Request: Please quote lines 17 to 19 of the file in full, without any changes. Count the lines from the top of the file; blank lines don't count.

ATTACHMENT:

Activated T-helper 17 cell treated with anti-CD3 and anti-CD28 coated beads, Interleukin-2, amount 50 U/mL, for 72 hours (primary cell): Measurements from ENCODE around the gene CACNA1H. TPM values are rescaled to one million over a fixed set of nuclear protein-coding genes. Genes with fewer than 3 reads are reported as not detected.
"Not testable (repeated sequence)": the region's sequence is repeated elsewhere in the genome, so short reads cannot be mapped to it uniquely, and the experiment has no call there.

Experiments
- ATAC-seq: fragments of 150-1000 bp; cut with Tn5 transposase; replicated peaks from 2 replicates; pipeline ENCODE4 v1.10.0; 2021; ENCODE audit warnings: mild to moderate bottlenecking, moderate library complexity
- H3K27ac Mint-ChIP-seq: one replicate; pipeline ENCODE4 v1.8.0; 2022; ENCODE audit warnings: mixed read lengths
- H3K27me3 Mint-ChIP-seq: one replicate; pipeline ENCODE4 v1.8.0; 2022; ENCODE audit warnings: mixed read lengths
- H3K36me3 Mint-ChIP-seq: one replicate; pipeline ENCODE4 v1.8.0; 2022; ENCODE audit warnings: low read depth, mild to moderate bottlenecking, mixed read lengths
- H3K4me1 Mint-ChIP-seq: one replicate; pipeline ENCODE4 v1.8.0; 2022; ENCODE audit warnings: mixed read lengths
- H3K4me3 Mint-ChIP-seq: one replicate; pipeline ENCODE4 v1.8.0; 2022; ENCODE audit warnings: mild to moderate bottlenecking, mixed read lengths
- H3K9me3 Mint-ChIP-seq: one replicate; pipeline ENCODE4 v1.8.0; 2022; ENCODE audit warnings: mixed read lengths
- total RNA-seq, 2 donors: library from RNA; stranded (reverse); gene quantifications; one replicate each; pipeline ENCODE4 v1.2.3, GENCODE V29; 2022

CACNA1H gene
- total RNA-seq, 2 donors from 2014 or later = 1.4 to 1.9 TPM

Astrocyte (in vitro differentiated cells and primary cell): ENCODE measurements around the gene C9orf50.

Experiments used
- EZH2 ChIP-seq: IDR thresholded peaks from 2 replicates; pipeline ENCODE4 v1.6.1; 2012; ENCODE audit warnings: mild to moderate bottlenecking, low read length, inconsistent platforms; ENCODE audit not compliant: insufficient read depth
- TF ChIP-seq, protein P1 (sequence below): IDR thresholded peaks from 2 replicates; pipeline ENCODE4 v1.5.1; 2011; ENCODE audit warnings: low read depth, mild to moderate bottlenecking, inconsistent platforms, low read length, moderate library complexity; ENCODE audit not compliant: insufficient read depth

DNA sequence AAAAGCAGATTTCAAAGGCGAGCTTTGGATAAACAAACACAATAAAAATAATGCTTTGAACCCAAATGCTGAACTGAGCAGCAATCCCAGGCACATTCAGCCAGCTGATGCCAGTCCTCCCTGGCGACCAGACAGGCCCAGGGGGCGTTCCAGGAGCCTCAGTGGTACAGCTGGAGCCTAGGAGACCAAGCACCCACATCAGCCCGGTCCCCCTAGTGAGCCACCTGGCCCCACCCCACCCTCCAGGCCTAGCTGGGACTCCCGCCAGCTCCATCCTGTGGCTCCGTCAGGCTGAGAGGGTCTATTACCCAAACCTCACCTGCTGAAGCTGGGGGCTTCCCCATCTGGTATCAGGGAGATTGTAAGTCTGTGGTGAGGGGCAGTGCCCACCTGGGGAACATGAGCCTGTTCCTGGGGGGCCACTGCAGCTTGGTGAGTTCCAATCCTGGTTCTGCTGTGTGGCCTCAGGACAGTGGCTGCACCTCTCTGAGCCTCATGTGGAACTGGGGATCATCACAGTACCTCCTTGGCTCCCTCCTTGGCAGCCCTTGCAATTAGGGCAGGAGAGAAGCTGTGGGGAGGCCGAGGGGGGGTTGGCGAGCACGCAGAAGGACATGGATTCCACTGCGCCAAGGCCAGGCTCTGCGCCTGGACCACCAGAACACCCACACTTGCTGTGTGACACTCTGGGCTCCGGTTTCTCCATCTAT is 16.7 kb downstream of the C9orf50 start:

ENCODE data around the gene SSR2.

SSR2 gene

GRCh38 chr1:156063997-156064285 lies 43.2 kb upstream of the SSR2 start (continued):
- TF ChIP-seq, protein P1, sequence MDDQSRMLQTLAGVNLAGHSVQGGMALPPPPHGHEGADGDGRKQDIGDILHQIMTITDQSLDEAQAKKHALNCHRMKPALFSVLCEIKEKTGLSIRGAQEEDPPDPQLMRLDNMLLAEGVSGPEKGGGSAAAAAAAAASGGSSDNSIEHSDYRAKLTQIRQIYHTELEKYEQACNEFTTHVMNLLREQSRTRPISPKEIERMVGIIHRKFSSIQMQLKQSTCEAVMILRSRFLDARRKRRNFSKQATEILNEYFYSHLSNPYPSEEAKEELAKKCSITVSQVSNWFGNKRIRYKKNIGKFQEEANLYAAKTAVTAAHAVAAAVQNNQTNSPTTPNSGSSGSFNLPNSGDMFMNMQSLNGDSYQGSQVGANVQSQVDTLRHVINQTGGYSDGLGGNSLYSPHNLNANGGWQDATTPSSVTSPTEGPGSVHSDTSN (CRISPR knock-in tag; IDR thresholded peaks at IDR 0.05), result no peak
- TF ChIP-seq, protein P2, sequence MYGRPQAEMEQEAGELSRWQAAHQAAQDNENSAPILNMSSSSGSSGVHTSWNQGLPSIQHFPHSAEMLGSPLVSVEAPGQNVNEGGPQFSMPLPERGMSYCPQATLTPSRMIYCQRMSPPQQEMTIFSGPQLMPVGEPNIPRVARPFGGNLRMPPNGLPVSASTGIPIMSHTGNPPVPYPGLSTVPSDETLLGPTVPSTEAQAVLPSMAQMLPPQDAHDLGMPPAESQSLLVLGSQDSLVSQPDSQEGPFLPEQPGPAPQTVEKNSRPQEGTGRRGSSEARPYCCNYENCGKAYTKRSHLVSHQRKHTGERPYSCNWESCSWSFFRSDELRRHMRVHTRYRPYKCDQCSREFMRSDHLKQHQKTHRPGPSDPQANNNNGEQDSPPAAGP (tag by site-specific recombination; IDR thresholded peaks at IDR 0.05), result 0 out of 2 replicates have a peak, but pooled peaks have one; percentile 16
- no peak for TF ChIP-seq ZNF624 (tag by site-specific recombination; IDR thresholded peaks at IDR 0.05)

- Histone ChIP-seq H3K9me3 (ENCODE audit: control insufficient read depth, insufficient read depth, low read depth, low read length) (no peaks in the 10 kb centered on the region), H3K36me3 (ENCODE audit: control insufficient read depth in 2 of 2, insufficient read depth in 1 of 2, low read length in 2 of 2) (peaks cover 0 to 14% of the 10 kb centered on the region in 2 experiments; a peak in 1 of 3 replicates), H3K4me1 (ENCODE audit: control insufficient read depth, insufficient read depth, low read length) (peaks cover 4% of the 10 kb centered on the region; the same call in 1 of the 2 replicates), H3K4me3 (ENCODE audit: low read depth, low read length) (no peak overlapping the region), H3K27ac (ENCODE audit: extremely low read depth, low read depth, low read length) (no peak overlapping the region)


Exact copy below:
- TF ChIP-seq, protein P1 (sequence below): IDR thresholded peaks from 2 replicates; pipeline ENCODE4 v1.5.1; 2011; ENCODE audit warnings: low read depth, mild to moderate bottlenecking, inconsistent platforms, low read length, moderate library complexity; ENCODE audit not compliant: insufficient read depth

DNA sequence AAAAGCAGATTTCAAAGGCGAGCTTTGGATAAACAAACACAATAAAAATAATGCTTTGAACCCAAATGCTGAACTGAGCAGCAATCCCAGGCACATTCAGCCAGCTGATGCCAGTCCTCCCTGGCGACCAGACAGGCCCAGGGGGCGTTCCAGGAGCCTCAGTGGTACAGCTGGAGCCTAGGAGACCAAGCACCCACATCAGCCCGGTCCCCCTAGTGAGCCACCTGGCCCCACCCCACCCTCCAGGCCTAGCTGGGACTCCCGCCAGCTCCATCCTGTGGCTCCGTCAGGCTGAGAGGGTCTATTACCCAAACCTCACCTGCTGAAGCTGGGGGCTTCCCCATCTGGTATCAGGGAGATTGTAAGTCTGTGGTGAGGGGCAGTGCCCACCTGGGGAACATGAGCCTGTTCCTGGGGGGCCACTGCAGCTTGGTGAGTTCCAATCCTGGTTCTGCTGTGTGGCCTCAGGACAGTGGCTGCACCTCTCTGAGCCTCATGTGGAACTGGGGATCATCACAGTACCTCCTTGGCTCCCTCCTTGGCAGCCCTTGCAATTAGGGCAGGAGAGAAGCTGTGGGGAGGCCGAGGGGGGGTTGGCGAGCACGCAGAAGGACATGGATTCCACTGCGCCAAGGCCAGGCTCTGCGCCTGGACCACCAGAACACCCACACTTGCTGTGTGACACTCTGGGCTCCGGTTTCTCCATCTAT is 16.7 kb downstream of the C9orf50 start:

ENCODE data around the gene SSR2.